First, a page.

Dr. Blair says that the lack of knowledge that practices have in the PPO arena is “troubling.”

“For instance, everybody knows that there is a contract with the PPO, but nobody knows that the contract says you are supposed to adhere to the processing policy manual. That manual might be 150 pages. It really spells out the relationship between the practice and the PPO.”

The manual outlines several aspects of reimbursements that many practices may not be aware of such as how to handle optional services, the need to report all charges, the option to reject or disallow procedures, and how to handle “dual” insurance.

Related article: 5 best practices for fee schedules in the dental practice

For handling optional services, Blair gives this example: “If I were doing a very complex case - a $25,000 or $30,000 case - and my crown fees are $1,000, I can’t level arches and do provisionals and everything for $700, which is the PPO fee,” Dr. Blair says. “So, I get an exclusion. That’s one thing in that processing policy manual.”

 Blair also stresses the need to report all charges, which he says includes tooth whitening. “They are supposed to be sent to the PPO for review,” he says, “even though they’re not going to pay for certain procedures. For instance, they would not pay for tooth whitening, but they might control the fee. We call that fee capping for non-covered procedures.”

Plans can also deny or disallow procedures. “Deny means they’re not going to pay it, but you can collect from the patient,” Dr. Blair says. Disallowing a procedure “means the insurance won’t pay and you’re prohibited from charging the patient.”

He argues that a lot of offices leave money on the table between denied and disallowed procedures.

Dual insurance comes up about 15 percent of the time, Dr. Blair says, and many practices don’t realize that the benefits are coordinated and that the practice can collect up to its full fee.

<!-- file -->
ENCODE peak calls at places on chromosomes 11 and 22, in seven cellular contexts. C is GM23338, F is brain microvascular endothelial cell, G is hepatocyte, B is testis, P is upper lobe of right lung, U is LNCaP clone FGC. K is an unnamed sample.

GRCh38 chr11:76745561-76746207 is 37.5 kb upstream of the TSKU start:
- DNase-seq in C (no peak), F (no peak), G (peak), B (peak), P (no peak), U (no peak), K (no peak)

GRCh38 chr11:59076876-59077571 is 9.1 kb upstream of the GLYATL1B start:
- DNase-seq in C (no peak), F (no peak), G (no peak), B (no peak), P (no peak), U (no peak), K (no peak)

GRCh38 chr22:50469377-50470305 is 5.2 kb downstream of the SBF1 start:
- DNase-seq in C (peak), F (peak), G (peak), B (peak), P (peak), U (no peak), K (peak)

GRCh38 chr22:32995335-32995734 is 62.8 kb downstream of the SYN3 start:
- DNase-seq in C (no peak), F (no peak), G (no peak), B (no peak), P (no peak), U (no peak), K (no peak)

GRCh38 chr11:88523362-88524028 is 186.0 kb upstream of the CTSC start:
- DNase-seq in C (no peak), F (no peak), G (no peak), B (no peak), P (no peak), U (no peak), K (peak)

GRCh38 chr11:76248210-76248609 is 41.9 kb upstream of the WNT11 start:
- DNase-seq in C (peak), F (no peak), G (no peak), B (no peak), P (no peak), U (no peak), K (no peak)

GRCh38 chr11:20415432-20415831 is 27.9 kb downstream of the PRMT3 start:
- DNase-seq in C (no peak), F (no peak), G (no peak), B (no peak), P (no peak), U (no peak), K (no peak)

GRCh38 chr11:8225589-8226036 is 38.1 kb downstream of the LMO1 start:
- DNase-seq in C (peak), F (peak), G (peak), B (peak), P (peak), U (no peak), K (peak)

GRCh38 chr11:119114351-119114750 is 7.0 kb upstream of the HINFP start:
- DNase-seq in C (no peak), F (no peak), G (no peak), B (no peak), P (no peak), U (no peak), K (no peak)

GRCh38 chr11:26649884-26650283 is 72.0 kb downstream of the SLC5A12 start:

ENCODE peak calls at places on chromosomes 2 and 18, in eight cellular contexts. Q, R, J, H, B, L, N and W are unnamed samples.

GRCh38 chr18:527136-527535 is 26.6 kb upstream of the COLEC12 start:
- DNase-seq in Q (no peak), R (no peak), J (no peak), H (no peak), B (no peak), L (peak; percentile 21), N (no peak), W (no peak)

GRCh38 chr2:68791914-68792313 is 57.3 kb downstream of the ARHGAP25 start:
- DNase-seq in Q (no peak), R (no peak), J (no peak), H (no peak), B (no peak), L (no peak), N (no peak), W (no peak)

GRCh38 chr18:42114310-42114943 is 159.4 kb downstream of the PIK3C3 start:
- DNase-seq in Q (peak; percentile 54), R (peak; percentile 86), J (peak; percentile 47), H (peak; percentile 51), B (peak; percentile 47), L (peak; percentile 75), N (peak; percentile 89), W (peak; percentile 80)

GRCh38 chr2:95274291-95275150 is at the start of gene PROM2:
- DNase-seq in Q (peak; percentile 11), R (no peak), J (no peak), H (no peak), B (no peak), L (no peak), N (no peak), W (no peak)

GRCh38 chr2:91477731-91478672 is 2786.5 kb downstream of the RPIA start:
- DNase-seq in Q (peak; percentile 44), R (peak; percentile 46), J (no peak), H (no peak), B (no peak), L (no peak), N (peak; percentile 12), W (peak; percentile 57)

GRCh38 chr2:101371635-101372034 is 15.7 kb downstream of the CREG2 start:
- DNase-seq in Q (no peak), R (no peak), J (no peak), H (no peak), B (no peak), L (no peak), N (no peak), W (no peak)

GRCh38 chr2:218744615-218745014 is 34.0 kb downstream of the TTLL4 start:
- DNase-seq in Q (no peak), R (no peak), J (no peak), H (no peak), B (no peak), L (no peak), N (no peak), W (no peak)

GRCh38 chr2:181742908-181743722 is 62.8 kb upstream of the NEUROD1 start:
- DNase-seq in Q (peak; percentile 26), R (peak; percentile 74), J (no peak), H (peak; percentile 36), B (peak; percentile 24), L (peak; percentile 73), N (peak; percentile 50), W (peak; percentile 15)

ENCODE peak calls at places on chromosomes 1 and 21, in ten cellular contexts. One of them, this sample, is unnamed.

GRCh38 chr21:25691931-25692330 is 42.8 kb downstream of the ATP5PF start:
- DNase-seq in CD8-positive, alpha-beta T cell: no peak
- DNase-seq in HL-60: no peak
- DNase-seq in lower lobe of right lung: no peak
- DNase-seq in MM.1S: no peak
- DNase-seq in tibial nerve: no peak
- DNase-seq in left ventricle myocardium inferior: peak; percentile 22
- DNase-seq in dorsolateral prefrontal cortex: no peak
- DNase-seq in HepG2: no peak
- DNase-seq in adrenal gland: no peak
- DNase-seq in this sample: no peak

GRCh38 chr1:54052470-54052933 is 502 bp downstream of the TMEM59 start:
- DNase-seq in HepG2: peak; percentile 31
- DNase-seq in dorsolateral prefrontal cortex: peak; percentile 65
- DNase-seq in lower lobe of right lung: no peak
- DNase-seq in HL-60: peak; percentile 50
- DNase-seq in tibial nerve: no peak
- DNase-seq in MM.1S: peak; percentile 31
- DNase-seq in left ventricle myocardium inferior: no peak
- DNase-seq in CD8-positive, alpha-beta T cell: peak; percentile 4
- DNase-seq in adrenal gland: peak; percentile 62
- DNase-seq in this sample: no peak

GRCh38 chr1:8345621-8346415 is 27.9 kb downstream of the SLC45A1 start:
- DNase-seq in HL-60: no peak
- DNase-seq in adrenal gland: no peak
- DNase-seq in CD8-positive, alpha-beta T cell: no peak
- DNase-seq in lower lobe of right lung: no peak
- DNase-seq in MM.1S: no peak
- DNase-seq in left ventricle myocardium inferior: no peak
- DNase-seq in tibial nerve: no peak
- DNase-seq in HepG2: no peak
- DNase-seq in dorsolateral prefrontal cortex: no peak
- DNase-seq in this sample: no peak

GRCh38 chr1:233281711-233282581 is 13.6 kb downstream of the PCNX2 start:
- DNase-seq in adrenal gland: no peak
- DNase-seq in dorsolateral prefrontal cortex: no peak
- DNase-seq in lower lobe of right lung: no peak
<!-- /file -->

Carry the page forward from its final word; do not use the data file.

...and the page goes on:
If the dentist treats a dependent who is under both his or her mother’s and father’s insurance plans, the doctor can be reimbursed through a coordination of benefits. “The doctor could be in two low-fee PPO plans and actually get their full fee,” Dr. Blair says. “That means that we get two checks. A lot of offices don’t realize that - they want to give money back because they think they’ve been overpaid. But if I put $1,000 on the claim form, then I can keep up to $1,000. I have not been overpaid unless I get above the fee that I place on the claim form.”

 

 

4. Consider outsourcing

“Outsourcing is definitely where offices are realizing a lot of efficiencies, so they may want to investigate those options,” Duncan says. “What I mean by outsourcing is to farm out benefits and eligibility checks and also answering of the phones. So many services are doing it very well that it’s not unheard of anymore.”

She advocates outsourcing for cleaning up outstanding claims as well.

 

 

5. Support organized dentistry

It’s also important to support dental organizations like the ADA and AGD, Dr. Kennedy says.

“In Massachusetts, there has been a lot of conversation around certain insurance companies in our state,” she says. “I think supporting organized dentistry (either local, state or national components) as a profession is an important way to make sure that dentists and patients are being represented in the legislation.”

“There is no other large voice out there,” she adds. “Insurance companies have lobbyists. The ADA and AGD are there for the same purpose. When people want to effect change but are not part of a large organization, it’s a harder task. When you have a large body advocating on your behalf, your concerns will get more attention, as opposed to trying to knock down doors on your own.”

 

 

6. Have a knowledgeable insurance coordinator

Dr. Blair says that it takes more and more sophistication to run the front desk, so having a well-equipped team there to handle the business side of the dental practice is essential.

“I have a receptionist in my office who knows all of the insurance companies, their pricing and their coverage, down to some of the individual plans in my state,” Dr. Kennedy says. “I think that alleviates a lot of communication issues with the patient if you can say, ‘I’m going to connect you with so-and-so. She knows your insurance inside and out and if there is something she doesn’t know, she’ll help you find it.’ Having that person makes it easier on the patient and the doctor and ensures that when you submit all of the information to the insurance company, you’re reimbursed in a timely manner.”